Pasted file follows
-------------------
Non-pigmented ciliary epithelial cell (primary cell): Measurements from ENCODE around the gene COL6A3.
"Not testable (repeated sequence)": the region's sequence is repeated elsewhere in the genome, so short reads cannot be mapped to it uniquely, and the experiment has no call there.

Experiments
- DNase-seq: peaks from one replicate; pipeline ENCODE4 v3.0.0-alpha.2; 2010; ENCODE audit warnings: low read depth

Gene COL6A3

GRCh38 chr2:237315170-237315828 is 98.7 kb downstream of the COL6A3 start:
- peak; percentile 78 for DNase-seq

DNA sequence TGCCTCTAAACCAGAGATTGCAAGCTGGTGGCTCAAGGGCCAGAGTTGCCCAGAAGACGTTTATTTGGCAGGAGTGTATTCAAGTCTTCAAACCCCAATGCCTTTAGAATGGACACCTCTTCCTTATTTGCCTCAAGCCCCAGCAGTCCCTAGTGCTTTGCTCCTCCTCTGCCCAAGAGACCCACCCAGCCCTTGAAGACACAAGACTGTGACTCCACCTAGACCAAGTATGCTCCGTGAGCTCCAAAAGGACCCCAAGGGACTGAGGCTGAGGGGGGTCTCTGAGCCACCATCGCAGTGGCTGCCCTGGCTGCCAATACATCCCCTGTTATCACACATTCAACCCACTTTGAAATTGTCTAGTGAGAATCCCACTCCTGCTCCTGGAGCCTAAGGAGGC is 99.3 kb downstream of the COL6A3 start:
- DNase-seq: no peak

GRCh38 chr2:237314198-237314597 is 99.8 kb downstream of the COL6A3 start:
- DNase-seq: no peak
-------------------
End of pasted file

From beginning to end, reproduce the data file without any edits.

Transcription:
Non-pigmented ciliary epithelial cell (primary cell): Measurements from ENCODE around the gene COL6A3.
"Not testable (repeated sequence)": the region's sequence is repeated elsewhere in the genome, so short reads cannot be mapped to it uniquely, and the experiment has no call there.

Experiments
- DNase-seq: peaks from one replicate; pipeline ENCODE4 v3.0.0-alpha.2; 2010; ENCODE audit warnings: low read depth

Gene COL6A3

GRCh38 chr2:237315170-237315828 is 98.7 kb downstream of the COL6A3 start:
- peak; percentile 78 for DNase-seq

DNA sequence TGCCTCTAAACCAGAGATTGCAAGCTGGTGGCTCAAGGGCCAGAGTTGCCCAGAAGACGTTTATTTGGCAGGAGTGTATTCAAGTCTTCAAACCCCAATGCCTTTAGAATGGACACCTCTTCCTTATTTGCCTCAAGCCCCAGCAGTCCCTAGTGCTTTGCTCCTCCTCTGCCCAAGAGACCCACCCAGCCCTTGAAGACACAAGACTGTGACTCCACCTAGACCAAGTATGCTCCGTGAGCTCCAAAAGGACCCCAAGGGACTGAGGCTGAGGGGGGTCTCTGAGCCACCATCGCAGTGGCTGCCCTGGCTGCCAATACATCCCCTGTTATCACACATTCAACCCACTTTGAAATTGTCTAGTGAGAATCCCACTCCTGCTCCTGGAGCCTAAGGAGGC is 99.3 kb downstream of the COL6A3 start:
- DNase-seq: no peak

GRCh38 chr2:237314198-237314597 is 99.8 kb downstream of the COL6A3 start:
- DNase-seq: no peak